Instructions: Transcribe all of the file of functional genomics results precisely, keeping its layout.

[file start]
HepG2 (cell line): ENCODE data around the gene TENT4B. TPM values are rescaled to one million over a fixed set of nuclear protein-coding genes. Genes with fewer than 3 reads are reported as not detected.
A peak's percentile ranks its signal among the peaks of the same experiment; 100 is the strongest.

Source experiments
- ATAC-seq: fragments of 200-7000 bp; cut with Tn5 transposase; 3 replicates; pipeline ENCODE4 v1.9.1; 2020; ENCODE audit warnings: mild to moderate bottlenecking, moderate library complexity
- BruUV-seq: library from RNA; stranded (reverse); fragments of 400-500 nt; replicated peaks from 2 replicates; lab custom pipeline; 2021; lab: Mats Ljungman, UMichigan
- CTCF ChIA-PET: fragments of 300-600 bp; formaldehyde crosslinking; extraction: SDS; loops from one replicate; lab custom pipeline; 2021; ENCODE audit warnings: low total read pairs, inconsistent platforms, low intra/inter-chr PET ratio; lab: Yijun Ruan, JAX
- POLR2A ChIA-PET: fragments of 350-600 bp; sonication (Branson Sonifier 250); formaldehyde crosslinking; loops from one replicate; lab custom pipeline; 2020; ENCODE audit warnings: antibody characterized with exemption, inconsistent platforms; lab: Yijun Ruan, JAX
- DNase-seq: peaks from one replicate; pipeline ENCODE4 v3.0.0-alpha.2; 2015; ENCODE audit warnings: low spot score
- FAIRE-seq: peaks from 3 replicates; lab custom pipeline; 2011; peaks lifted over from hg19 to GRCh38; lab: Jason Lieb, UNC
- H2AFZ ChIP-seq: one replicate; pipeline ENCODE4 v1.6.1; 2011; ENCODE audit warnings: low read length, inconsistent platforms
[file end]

HepG2 (cell line): ENCODE data around the gene TENT4B. TPM values are rescaled to one million over a fixed set of nuclear protein-coding genes. Genes with fewer than 3 reads are reported as not detected.
A peak's percentile ranks its signal among the peaks of the same experiment; 100 is the strongest.

Source experiments
- ATAC-seq: fragments of 200-7000 bp; cut with Tn5 transposase; 3 replicates; pipeline ENCODE4 v1.9.1; 2020; ENCODE audit warnings: mild to moderate bottlenecking, moderate library complexity
- BruUV-seq: library from RNA; stranded (reverse); fragments of 400-500 nt; replicated peaks from 2 replicates; lab custom pipeline; 2021; lab: Mats Ljungman, UMichigan
- CTCF ChIA-PET: fragments of 300-600 bp; formaldehyde crosslinking; extraction: SDS; loops from one replicate; lab custom pipeline; 2021; ENCODE audit warnings: low total read pairs, inconsistent platforms, low intra/inter-chr PET ratio; lab: Yijun Ruan, JAX
- POLR2A ChIA-PET: fragments of 350-600 bp; sonication (Branson Sonifier 250); formaldehyde crosslinking; loops from one replicate; lab custom pipeline; 2020; ENCODE audit warnings: antibody characterized with exemption, inconsistent platforms; lab: Yijun Ruan, JAX
- DNase-seq: peaks from one replicate; pipeline ENCODE4 v3.0.0-alpha.2; 2015; ENCODE audit warnings: low spot score
- FAIRE-seq: peaks from 3 replicates; lab custom pipeline; 2011; peaks lifted over from hg19 to GRCh38; lab: Jason Lieb, UNC
- H2AFZ ChIP-seq: one replicate; pipeline ENCODE4 v1.6.1; 2011; ENCODE audit warnings: low read length, inconsistent platforms